From headsets to haptic suits, there is going to be a lot of accessories and apparel in XR to chose from, including some that expand senses you didn’t even know were XR-compatible. Antony Vitillo – AKA Skarred Ghost – drops in to discuss different devices with Alan, their use cases, and what companies should consider when they go shopping for some.
Alan: Today’s guest is Antony Vitillo, better known as Skarred Ghost. Antony is an XR consultant and author of an amazing blog called The Ghost Howls. He also runs a consulting company called New Technology Walkers, where they develop VR solutions and advise companies about how best to use VR and AR. Antony recently traveled to the fourth annual VIVE Ecosystem Conference — VEC — in Shenzhen, China. If you’re not already following Tony, you can learn a lot by connecting with him on LinkedIn and subscribing to his newsletter at skarredghost.com. Tony welcome to the show.
Antony: Hello, Alan! Thanks for this opportunity.
Alan: It’s so great to have you on the show. I had a wonderful opportunity to speak with you many times, and we are both very, very passionate about virtual and augmented reality. I want to just thank you for taking the time to be on the show.
Antony: I’m very happy to be with you. I’m happy to speak to you live, after so many messages we’ve done on LinkedIn. Super happy to be here.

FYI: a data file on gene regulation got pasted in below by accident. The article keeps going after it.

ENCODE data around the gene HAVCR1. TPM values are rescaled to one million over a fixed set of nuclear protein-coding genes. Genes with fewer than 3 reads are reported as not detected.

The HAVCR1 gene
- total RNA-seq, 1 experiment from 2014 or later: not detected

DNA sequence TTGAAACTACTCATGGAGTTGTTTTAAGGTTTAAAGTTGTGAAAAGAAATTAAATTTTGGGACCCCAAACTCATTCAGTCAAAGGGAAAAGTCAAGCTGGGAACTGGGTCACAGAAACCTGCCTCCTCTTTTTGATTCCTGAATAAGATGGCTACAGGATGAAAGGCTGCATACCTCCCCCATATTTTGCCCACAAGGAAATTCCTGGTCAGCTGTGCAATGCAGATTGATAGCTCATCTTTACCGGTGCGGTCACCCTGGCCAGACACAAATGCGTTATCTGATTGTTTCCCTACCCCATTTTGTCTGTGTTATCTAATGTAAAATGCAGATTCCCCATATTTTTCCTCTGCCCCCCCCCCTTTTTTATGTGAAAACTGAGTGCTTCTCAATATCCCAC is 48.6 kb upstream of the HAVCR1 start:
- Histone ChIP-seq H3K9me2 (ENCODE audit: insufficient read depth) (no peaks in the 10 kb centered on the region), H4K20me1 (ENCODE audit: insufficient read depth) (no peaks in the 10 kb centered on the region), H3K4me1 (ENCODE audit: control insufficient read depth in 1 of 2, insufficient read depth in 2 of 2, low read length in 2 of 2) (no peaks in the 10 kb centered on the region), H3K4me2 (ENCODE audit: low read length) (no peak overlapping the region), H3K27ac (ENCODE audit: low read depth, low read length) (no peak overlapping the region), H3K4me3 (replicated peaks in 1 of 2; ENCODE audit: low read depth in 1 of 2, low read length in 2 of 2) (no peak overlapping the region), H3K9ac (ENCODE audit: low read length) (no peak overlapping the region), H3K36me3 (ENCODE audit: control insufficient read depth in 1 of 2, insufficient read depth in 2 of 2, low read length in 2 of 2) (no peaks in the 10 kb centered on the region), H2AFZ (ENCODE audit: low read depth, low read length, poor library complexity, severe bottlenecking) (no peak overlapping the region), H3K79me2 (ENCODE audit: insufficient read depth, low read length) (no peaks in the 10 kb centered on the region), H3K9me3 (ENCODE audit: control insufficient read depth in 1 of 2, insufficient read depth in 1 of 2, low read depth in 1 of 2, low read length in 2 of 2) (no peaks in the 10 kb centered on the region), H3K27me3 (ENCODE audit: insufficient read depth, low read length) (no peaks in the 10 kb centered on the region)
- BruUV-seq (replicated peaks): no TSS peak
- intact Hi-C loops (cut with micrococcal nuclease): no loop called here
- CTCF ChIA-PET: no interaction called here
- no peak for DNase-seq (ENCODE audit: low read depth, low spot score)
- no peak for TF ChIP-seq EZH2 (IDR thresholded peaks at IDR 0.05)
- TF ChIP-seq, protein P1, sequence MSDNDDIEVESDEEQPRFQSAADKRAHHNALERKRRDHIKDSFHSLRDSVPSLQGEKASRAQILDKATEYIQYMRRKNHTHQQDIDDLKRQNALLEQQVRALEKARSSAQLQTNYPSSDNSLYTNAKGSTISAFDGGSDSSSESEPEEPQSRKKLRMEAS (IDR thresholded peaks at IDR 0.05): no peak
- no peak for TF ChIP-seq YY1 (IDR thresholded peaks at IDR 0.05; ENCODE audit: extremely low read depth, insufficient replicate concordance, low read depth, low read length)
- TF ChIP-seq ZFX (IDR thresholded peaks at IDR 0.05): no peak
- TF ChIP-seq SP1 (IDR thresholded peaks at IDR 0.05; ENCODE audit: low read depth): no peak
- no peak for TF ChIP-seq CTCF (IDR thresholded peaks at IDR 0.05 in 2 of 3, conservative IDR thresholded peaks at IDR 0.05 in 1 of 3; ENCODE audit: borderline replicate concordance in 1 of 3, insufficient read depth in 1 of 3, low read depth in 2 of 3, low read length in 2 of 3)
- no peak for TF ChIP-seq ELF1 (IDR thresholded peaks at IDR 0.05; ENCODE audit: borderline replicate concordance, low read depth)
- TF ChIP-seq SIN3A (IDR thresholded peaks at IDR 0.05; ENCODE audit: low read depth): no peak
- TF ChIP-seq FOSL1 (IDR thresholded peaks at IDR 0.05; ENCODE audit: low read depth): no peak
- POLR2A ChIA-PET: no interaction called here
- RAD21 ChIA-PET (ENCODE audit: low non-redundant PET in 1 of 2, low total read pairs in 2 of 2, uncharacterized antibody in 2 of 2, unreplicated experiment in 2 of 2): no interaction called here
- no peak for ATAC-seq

Alan: Let’s just dive right in, and we’re going to try to bring as much value as we can to the listeners today. We have a lot to go through; we’re going to go through all of the different hardware aspects involved in Virtual/Mixed/Augmented Reality — XR — and it’s not just the headsets or headphones. You’ve got things like haptic suits, haptic gloves. You’ve got touch-sensitive stimulators. You’ve got VR headsets, AR headsets. You’ve got mobile phone-based AR, eye tracking set devices, taste experiments, hot and cold devices, thermal devices, and then tracking systems for motion capture, and of course, treadmills for omni-directional walking. So there’s a lot to unpack here. Let’s start at something crazy; haptic suits. Let’s talk about haptic suits, and why and where these would be used in any industries.